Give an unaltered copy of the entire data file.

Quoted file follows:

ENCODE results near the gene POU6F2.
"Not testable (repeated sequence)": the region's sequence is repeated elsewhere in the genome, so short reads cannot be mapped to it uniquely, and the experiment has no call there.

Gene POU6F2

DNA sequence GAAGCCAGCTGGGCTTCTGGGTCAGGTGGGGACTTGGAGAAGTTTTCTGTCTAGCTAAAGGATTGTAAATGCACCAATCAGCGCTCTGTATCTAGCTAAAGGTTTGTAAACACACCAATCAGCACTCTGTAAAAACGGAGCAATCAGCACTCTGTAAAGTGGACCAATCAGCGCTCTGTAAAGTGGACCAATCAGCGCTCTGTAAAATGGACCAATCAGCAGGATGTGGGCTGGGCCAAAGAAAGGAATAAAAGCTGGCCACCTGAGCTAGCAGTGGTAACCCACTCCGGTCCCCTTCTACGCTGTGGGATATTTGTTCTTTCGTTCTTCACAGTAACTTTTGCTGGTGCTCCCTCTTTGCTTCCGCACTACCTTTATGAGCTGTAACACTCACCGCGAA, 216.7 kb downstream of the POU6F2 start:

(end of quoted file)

ENCODE results near the gene POU6F2.
"Not testable (repeated sequence)": the region's sequence is repeated elsewhere in the genome, so short reads cannot be mapped to it uniquely, and the experiment has no call there.

Gene POU6F2

DNA sequence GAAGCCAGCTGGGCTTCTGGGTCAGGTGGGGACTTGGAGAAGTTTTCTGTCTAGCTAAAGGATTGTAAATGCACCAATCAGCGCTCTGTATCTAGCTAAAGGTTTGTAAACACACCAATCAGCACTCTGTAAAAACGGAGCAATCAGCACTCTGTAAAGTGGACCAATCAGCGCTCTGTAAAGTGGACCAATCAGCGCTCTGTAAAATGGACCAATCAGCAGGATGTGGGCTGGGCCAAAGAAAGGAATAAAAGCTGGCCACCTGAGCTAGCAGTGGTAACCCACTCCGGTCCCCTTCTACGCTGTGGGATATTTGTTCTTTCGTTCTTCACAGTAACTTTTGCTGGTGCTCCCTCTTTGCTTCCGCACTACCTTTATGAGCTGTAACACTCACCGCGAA, 216.7 kb downstream of the POU6F2 start: